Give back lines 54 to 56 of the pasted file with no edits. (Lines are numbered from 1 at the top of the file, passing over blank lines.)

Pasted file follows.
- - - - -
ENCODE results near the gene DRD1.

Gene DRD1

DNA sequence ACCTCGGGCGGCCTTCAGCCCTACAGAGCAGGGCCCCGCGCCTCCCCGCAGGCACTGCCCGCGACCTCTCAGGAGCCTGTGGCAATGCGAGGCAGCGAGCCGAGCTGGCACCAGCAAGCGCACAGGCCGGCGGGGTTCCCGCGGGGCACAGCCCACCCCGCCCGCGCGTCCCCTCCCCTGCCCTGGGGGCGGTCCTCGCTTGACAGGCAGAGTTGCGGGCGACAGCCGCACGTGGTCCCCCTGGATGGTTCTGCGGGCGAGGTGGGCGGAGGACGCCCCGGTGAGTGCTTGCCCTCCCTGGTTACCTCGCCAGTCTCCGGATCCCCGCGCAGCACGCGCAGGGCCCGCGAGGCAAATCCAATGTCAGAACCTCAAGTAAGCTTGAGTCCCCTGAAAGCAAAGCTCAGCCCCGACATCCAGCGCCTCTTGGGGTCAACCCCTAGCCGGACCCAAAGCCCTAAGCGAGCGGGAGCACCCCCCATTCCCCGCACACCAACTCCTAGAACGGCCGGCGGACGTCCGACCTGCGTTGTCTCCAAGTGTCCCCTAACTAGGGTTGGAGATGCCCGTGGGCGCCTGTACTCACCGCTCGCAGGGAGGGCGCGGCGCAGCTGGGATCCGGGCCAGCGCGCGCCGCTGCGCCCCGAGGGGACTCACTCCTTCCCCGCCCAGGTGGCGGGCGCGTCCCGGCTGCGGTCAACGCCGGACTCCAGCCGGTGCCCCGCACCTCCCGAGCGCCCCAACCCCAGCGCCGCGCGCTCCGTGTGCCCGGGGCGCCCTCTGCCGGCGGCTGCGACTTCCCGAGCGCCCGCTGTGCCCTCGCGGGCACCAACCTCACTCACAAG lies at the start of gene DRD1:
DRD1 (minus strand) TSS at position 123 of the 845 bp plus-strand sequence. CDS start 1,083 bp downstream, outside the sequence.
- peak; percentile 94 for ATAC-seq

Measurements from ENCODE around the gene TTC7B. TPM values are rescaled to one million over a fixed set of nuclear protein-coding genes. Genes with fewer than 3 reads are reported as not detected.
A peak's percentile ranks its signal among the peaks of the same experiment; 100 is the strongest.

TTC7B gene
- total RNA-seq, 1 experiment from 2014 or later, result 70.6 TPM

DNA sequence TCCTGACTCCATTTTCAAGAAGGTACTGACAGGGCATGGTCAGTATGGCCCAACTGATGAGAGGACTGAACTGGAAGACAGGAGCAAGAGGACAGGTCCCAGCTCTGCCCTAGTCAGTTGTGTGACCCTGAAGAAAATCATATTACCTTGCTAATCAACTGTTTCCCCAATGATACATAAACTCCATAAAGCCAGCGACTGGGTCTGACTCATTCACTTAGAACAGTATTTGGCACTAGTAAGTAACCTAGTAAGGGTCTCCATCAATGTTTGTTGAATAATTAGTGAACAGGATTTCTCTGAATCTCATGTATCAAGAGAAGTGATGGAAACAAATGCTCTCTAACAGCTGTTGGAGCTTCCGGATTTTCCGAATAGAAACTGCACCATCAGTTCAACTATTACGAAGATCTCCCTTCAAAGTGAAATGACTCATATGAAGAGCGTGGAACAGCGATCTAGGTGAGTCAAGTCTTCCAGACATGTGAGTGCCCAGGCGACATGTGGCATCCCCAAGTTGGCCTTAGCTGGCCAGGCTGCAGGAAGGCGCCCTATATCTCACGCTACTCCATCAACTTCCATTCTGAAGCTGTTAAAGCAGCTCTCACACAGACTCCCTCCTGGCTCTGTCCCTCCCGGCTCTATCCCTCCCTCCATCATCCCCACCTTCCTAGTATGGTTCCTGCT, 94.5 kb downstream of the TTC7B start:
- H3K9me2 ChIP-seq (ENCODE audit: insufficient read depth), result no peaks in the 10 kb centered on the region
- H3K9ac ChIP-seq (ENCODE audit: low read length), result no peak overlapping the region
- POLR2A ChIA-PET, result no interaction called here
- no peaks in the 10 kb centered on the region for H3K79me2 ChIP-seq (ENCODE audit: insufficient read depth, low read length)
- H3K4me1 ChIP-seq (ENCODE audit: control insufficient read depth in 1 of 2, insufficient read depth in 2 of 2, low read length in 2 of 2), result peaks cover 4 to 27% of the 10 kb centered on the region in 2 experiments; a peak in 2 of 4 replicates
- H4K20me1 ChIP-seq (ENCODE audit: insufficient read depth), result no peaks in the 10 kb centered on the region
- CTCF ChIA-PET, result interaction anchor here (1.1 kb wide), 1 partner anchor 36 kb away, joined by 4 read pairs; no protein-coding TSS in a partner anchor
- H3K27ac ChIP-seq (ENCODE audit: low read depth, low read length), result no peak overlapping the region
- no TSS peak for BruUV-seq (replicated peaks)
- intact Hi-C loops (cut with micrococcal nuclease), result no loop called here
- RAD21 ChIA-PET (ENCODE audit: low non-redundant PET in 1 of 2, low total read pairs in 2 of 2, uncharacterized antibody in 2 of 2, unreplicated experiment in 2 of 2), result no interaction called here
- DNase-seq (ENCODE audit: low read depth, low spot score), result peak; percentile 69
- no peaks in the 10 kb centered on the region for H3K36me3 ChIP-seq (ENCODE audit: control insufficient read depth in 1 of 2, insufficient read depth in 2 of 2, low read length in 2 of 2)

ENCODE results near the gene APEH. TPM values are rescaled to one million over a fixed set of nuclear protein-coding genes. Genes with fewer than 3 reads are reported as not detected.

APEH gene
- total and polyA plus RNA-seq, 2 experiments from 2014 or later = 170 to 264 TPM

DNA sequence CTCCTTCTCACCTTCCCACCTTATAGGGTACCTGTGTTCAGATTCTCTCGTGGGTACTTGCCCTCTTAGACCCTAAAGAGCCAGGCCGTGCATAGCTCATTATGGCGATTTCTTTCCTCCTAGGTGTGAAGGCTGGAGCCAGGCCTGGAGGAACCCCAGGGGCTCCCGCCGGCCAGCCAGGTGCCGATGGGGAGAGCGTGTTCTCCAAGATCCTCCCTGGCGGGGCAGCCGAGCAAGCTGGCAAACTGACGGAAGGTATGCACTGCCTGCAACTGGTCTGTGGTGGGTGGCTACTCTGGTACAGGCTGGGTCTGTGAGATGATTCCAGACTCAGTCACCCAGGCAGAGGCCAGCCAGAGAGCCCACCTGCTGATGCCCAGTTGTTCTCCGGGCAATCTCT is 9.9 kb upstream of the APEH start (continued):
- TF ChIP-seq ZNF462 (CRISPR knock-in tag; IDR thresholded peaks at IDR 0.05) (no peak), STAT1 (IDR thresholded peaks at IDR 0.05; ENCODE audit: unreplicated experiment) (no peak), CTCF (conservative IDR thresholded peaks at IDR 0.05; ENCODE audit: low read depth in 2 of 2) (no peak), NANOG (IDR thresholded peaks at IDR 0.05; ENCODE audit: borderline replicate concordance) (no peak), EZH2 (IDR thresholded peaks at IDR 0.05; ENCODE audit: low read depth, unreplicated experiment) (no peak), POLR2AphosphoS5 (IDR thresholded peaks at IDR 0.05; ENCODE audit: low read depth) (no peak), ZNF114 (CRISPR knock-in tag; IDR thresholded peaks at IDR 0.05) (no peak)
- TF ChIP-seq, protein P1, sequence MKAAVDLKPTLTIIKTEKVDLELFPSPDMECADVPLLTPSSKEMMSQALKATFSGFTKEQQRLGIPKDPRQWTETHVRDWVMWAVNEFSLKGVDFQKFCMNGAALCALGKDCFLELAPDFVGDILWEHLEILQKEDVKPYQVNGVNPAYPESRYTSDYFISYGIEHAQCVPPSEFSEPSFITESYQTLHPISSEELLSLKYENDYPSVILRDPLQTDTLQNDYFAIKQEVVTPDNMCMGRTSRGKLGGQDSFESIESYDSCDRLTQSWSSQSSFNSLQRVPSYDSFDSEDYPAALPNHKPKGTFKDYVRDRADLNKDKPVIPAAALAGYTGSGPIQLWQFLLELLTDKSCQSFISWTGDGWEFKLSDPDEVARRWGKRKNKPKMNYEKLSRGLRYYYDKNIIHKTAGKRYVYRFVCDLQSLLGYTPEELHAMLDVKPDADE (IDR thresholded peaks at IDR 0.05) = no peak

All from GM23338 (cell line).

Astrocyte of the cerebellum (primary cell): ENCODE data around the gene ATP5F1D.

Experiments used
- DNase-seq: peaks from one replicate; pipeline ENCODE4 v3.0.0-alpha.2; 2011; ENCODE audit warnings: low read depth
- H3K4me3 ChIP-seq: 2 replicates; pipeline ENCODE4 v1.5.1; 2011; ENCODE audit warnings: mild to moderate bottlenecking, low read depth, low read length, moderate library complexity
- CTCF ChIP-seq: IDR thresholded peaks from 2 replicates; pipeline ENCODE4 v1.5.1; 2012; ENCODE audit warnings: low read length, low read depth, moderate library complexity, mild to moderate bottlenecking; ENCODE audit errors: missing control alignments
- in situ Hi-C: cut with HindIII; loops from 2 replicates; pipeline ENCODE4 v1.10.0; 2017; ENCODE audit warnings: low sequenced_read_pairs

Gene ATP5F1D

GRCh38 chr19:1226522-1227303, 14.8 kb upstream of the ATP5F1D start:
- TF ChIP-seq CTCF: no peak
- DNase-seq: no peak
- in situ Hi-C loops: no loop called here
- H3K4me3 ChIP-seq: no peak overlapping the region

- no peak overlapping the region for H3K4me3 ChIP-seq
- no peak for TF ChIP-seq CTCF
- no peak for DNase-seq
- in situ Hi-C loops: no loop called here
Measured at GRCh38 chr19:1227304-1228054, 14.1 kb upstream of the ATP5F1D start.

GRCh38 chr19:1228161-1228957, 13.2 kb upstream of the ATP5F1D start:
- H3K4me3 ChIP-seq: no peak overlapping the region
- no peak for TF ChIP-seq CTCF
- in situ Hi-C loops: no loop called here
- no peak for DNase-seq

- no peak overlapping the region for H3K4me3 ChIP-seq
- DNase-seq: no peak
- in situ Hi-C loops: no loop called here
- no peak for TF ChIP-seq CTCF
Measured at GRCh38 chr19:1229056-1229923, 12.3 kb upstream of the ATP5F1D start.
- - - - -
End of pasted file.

- DNase-seq: no peak
- in situ Hi-C loops: no loop called here
- no peak for TF ChIP-seq CTCF